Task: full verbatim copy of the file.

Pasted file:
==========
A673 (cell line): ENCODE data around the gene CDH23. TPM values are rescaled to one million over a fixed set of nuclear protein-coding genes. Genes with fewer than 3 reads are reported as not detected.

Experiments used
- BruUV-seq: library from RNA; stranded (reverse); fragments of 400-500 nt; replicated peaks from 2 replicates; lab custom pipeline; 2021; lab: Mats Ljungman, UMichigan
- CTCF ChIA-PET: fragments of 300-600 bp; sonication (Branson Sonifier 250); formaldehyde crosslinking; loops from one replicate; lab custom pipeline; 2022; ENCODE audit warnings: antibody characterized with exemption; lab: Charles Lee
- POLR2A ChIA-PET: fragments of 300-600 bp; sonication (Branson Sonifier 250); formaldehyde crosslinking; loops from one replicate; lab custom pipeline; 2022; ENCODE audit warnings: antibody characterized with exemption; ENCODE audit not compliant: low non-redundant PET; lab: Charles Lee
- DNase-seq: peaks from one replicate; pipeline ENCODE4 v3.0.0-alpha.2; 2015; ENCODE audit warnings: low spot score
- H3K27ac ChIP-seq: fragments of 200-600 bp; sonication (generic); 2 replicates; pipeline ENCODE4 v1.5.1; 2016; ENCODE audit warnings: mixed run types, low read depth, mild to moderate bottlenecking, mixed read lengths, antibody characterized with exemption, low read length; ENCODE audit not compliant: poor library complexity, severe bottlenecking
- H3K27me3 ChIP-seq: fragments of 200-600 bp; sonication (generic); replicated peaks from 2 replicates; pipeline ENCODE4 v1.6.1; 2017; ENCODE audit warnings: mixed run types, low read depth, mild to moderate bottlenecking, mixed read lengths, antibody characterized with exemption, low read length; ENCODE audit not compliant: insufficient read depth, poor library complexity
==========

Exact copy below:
A673 (cell line): ENCODE data around the gene CDH23. TPM values are rescaled to one million over a fixed set of nuclear protein-coding genes. Genes with fewer than 3 reads are reported as not detected.

Experiments used
- BruUV-seq: library from RNA; stranded (reverse); fragments of 400-500 nt; replicated peaks from 2 replicates; lab custom pipeline; 2021; lab: Mats Ljungman, UMichigan
- CTCF ChIA-PET: fragments of 300-600 bp; sonication (Branson Sonifier 250); formaldehyde crosslinking; loops from one replicate; lab custom pipeline; 2022; ENCODE audit warnings: antibody characterized with exemption; lab: Charles Lee
- POLR2A ChIA-PET: fragments of 300-600 bp; sonication (Branson Sonifier 250); formaldehyde crosslinking; loops from one replicate; lab custom pipeline; 2022; ENCODE audit warnings: antibody characterized with exemption; ENCODE audit not compliant: low non-redundant PET; lab: Charles Lee
- DNase-seq: peaks from one replicate; pipeline ENCODE4 v3.0.0-alpha.2; 2015; ENCODE audit warnings: low spot score
- H3K27ac ChIP-seq: fragments of 200-600 bp; sonication (generic); 2 replicates; pipeline ENCODE4 v1.5.1; 2016; ENCODE audit warnings: mixed run types, low read depth, mild to moderate bottlenecking, mixed read lengths, antibody characterized with exemption, low read length; ENCODE audit not compliant: poor library complexity, severe bottlenecking
- H3K27me3 ChIP-seq: fragments of 200-600 bp; sonication (generic); replicated peaks from 2 replicates; pipeline ENCODE4 v1.6.1; 2017; ENCODE audit warnings: mixed run types, low read depth, mild to moderate bottlenecking, mixed read lengths, antibody characterized with exemption, low read length; ENCODE audit not compliant: insufficient read depth, poor library complexity